A new showrunner, a new Doctor, a new companion, a new Tardis, new logo, new titles and a whole new story arc, The Eleventh Hour wipes the slate clean and says “time for something new”. It’s one of the freshest and most confident season openers since Spearhead from Space saw Jon Pertwee tumbling out of the Tardis in colour.
I’ve moaned about introductory episodes being set on Earth during some sort of invasion, and while The Eleventh Hour is no exception, this is an example of when it can work really well. As the title suggests, the Doctor is up against the clock and has to stop the Atraxi ships from incinerating the Earth while stuck in a small English village (with a closed post office), without his Tardis or sonic screwdriver, and he only has twenty minutes. Not the sort of thing you want to have to do on your first day.
There’s so much new stuff to cram into this episode, it’s a testament to Steven Moffat’s efficient plotting that it all fits and makes sense. New girl Amy Pond has to be introduced twice, once as a little girl and again twelve years later (her character somewhat mirroring the other ‘girl who waited’ from The Girl in the Fireplace), introduce Rory, the boyfriend competing with Amy’s obsession over her ‘imaginary’ friend, the Doctor has to find his feet, eat fishfingers and custard, investigate the mysterious crack in the Universe that has manifested itself as a crack Amelia’s bedroom wall, explain dimensional barriers, perception filters, Prisoner Zero escaping and then convince a scientific consortium to help him reprogram every clock in the world using a mobile phone. It’s just insane.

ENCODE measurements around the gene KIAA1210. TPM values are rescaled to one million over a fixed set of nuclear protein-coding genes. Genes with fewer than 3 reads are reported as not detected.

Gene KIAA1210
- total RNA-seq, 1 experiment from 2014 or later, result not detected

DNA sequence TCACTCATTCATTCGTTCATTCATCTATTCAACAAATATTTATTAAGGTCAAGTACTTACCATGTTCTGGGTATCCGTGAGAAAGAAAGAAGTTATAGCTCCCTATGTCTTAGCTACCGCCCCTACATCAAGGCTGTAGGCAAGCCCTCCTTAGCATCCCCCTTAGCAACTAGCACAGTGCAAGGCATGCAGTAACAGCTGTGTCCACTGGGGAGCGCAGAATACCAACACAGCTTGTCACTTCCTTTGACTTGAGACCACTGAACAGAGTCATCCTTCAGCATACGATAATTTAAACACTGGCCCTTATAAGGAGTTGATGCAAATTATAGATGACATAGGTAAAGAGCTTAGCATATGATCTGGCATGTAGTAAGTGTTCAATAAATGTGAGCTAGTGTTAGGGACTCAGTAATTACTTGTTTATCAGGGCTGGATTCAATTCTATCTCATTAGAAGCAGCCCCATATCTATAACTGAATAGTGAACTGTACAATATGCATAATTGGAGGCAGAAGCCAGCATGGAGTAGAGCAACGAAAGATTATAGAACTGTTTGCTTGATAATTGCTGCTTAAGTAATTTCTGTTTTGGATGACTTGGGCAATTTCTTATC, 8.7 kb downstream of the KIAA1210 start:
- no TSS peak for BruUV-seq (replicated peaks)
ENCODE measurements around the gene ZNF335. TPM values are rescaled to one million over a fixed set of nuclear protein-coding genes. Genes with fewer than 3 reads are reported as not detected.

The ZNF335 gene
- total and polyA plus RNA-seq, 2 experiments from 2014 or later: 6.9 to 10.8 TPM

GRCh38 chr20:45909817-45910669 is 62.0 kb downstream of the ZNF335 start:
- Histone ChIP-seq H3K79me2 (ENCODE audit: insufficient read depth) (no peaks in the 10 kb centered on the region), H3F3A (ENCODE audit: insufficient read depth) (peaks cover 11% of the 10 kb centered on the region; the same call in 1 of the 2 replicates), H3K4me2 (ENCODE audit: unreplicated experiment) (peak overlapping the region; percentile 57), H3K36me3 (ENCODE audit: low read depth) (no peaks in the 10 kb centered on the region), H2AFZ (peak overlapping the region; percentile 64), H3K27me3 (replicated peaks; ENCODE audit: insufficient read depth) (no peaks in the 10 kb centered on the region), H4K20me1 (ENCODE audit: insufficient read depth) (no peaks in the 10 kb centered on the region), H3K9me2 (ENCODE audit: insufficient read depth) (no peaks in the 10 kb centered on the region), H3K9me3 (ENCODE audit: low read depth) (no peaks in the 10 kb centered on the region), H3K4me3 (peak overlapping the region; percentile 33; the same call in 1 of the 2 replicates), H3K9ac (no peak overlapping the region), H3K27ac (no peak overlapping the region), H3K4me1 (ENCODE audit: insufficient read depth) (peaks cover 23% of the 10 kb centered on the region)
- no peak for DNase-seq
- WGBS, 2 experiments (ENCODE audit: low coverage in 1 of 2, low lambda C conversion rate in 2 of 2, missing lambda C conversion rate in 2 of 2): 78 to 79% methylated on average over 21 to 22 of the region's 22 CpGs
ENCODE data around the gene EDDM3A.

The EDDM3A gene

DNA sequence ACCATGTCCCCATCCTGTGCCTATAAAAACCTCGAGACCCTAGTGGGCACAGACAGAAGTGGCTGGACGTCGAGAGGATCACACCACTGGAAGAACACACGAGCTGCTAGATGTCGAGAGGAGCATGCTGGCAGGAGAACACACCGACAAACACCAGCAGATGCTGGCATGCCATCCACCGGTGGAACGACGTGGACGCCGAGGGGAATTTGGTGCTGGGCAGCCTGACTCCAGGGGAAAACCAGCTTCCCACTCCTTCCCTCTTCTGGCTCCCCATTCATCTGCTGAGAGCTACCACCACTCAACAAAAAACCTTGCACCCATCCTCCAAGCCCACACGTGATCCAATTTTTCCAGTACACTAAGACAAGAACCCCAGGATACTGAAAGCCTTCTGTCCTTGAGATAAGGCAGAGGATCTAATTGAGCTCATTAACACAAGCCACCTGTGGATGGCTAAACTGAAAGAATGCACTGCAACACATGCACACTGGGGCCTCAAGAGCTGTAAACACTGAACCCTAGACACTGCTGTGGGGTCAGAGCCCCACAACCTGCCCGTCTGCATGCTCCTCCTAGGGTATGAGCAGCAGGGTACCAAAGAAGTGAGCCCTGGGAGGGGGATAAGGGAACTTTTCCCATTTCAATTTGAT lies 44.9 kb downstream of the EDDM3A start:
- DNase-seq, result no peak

The script is full of wonderful one-liners and witty banter, the plot has some great misdirection (who Amy is, what ‘the human residence’ means) and clever ideas like the man barking like his dog because he didn’t know which voice was which. There’s a good mix of creepy and whimsical; I loved all the creepy stuff with the extra room in the house and the door in the corner of your eye, but it’s just one of many ideas that whoosh by too fast.
Matt Smith makes a terrific first impression. Inevitably, the manic style of the Tenth Doctor has taken grip now, so there’s no change there, but the mannerisms are more alien and weird. The eleventh Doctor doesn’t quite understand human customs or good manners. He’s more of a fairy tale character here. His weirdness is amplified due to being newly regenerated, but to be honest, he doesn’t change much going forward.
While I think this is an incredibly strong opening, there are some less favourable elements creeping in. Murray Gold’s music is bombastic and overbearing, and “that theme” that he keeps reusing starts here. This is also the start of the Doctor’s “don’t mess with me, look what I did to all my other enemies” phase, when he becomes increasingly arrogant. No, perhaps it started earlier with David Tennant, but it’s blossomed into its own thing now and will continue to get worse. Finally, while I enjoy mysteries and story arcs, I seem to recall the Crack™ doesn’t get a satisfactory resolution. In fact, its appearance in this story (as a gateway to a prison dimension?) doesn’t correlate with what we later learn about it. Much of the story arc is incredibly convoluted as far as I can recall, but I’ll re-appraise that properly at a later date.